My JSF Books/Videos My JSF Tutorials OmniFaces/JSF PPTs
JSF 2.3 Tutorial
JSF Caching Tutorial
JSF Navigation Tutorial
JSF Scopes Tutorial
JSF Page Author Beginner's Guide
OmniFaces 2.3 Tutorial Examples
OmniFaces 2.2 Tutorial Examples
JSF Events Tutorial
OmniFaces Callbacks Usages
JSF State Tutorial
JSF and Design Patterns
JSF 2.3 New Features (2.3-m04)
Introduction to OmniFaces
25+ Reasons to use OmniFaces in JSF
OmniFaces Validators
OmniFaces Converters
JSF Design Patterns
Mastering OmniFaces
Reusable and less-verbose JSF code

My JSF Resources ...

Java EE Guardian
Member of JCG Program
Member MVB DZone
Blog curated on ZEEF
OmniFaces is an utility library for JSF, including PrimeFaces, RichFaces, ICEfaces ...

[OmniFaces Utilities] - Find the right JSF OmniFaces 2 utilities methods/functions

Search on blog

Petition by Java EE Guardians

Twitter

duminică, 22 noiembrie 2015

JSF 2.3 Take advantage of the new generic parameters in Converter<T> and Validator<T>

As you probably know, in JSF 2.2 we can write a custom converter by extending the Converter interface, and a custom validator by extending the Validator interface. The methods defined in these interfaces works with Object class, as you can see in the below skeletons:

JSF 2.2 custom converter skeleton

@FacesConverter(value = "fooConverter")
public class FooConverter implements Converter {

 @Override
 public Object getAsObject(FacesContext context, UIComponent component, String value) {
  ...
 }

 @Override
 public String getAsString(FacesContext context, UIComponent component, Object value) {
  // check value type and cast it
  ...
 }
}

JSF 2.2 custom validator skeleton

@FacesValidator(value = "fooValidator")
public class FooValidator implements Validator {

 @Override
 public void validate(FacesContext fc, UIComponent uic, Object o) throws ValidatorException {
  // check value type and cast it
  ...
 }
}

Starting with JSF 2.3 Converter and Validator have now been parameterized and implementations can concisely define the exact input type.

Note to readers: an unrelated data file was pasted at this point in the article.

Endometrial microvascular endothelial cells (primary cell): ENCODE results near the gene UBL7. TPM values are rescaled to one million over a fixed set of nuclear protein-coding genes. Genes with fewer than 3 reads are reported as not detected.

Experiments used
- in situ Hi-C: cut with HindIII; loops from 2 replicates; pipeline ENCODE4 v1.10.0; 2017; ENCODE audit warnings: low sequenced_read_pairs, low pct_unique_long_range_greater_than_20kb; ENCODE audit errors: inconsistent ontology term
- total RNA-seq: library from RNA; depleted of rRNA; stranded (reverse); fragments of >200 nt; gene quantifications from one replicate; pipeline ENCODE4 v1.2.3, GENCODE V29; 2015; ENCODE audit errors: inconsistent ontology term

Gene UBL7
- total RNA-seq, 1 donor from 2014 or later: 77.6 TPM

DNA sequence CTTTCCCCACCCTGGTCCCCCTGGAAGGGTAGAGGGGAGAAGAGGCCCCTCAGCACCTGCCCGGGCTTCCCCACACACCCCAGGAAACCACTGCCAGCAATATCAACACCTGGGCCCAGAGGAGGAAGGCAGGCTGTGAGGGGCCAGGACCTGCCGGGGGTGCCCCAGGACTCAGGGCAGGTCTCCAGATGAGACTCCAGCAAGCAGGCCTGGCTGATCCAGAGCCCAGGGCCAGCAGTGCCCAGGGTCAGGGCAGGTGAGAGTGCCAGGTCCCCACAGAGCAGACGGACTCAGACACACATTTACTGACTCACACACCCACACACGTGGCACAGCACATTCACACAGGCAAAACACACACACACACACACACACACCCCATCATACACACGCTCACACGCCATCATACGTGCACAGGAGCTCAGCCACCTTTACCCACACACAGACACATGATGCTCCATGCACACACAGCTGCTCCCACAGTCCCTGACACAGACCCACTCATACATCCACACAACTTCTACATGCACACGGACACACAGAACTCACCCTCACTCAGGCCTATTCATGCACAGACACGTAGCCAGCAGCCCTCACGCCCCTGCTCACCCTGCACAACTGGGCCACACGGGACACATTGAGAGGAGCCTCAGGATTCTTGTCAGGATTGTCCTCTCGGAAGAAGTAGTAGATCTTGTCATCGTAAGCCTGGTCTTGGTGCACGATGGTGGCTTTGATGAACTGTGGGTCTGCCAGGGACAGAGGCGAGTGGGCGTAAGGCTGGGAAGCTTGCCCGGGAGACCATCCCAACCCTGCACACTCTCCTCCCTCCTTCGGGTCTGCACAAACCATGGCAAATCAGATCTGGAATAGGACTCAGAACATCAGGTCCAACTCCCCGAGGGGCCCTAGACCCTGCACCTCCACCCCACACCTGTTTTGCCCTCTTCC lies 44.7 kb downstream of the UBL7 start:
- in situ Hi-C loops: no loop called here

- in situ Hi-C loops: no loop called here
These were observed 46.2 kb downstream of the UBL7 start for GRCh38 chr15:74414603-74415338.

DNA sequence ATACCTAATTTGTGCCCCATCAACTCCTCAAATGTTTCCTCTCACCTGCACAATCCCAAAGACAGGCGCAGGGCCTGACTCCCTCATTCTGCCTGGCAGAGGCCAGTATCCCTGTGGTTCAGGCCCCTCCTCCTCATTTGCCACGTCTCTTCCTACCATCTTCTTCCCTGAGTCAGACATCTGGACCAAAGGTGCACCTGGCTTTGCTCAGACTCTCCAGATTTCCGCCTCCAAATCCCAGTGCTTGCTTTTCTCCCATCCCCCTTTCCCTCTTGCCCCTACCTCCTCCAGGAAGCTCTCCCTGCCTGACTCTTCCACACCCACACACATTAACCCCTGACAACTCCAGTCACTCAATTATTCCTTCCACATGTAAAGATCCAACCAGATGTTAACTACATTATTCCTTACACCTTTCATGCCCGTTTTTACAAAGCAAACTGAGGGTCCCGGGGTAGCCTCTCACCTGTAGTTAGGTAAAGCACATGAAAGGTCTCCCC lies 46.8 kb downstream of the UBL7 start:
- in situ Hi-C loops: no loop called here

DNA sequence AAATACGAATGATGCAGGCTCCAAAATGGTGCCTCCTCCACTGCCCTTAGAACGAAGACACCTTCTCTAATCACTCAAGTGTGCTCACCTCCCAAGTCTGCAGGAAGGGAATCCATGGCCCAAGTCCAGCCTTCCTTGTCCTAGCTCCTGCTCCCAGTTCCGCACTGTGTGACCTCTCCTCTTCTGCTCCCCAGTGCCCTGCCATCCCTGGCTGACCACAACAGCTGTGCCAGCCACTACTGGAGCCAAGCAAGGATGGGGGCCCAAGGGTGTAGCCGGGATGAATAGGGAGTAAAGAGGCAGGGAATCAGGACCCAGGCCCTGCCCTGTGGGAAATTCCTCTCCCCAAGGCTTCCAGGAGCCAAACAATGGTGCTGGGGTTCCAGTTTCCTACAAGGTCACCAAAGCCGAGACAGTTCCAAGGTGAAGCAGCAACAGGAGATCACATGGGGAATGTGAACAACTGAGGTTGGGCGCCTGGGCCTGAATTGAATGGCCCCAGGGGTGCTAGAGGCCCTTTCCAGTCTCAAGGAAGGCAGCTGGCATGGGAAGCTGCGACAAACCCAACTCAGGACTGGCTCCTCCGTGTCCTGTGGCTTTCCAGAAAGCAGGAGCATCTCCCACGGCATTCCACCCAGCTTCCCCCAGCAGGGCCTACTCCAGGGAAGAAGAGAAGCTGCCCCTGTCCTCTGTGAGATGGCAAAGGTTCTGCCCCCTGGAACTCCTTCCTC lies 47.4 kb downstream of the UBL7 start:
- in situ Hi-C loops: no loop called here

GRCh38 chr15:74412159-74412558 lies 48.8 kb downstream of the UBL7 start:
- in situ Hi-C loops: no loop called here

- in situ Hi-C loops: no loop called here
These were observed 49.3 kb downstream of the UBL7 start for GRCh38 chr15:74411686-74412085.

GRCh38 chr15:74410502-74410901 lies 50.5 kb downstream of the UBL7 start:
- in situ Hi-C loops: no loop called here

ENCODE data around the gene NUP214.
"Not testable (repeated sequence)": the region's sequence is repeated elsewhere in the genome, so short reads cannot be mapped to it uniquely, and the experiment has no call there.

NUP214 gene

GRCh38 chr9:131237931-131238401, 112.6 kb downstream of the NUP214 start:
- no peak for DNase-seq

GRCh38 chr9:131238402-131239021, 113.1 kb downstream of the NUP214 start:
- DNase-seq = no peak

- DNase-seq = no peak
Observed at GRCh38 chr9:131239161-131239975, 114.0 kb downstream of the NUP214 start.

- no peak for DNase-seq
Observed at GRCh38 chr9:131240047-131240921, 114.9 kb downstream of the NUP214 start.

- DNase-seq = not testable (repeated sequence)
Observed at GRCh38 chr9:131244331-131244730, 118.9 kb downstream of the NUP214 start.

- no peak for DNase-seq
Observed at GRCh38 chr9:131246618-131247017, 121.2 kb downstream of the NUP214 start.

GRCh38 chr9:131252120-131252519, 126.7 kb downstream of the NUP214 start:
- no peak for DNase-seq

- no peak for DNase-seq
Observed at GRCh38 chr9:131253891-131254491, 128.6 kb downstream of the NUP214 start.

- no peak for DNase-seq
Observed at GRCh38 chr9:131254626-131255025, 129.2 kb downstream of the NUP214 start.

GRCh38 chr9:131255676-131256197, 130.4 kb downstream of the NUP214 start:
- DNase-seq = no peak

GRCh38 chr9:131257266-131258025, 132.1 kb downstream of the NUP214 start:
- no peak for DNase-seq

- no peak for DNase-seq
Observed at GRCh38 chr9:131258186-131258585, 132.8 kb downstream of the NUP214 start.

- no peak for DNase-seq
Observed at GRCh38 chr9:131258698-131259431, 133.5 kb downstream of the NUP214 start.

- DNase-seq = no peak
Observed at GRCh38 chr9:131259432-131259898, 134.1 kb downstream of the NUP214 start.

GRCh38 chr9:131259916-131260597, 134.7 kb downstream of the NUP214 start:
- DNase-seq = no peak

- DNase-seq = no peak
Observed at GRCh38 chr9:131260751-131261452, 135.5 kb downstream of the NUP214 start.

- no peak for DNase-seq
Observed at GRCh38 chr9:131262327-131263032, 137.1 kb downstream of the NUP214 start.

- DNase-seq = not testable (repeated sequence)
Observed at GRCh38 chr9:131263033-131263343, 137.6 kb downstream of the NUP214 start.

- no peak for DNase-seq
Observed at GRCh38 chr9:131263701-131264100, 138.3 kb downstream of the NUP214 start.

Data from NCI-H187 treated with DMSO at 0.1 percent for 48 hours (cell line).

// Mojarra 2.3.0-m04 Converter snippet of source code
public interface Converter<T> {
 T getAsObject(FacesContext context, UIComponent component, String value);
 String getAsString(FacesContext context, UIComponent component, T value);
}

// Mojarra 2.3.0-m04 Validator snippet of source code
public interface Validator<T> {
 void validate(FacesContext context, UIComponent component, T value);
}

For example, let's suppose that we have the following simple class:

public class User implements Serializable {

 private String name;
 private String email;

 public User(String name, String email) {
  this.name = name;
  this.email = email;       
 }

 // getters and setters  
 // equal and hash code
 ...
}

Now, we can convert/validate a string against this class by indicating the User type in our custom converter/validator:

JSF 2.3 custom converter with defined type example

@FacesConverter(value = "UserConverter")
public class UserConverter implements Converter<User> {

 @Override
 public User getAsObject(FacesContext context, UIComponent component, String value) {
  ...
 }

 @Override
 public String getAsString(FacesContext context, UIComponent component, User value) {
  // no need to check value type and cast it
  ...
 }
}

JSF 2.3 custom validator with defined type example

@FacesValidator(value = "UserValidator")
public class UserValidator implements Validator<User> {

 @Override
 public void validate(FacesContext fc, UIComponent uic, User o) throws ValidatorException {
  // no need to check value type and cast it
  ...
 }
}

Note In JSF 2.3, you can still write custom converters/validators  as in JSF 2.2. If you don't want to take advantage of the new generic parameters, you can use the classical approach.

A complete and functional example can be found here. I've tested under Payara 4.1.

Niciun comentariu :

Trimiteți un comentariu

JSF BOOKS COLLECTION

Postări populare

OmniFaces/JSF Fans

Follow by Email

Visitors Starting 4 September 2015

Locations of Site Visitors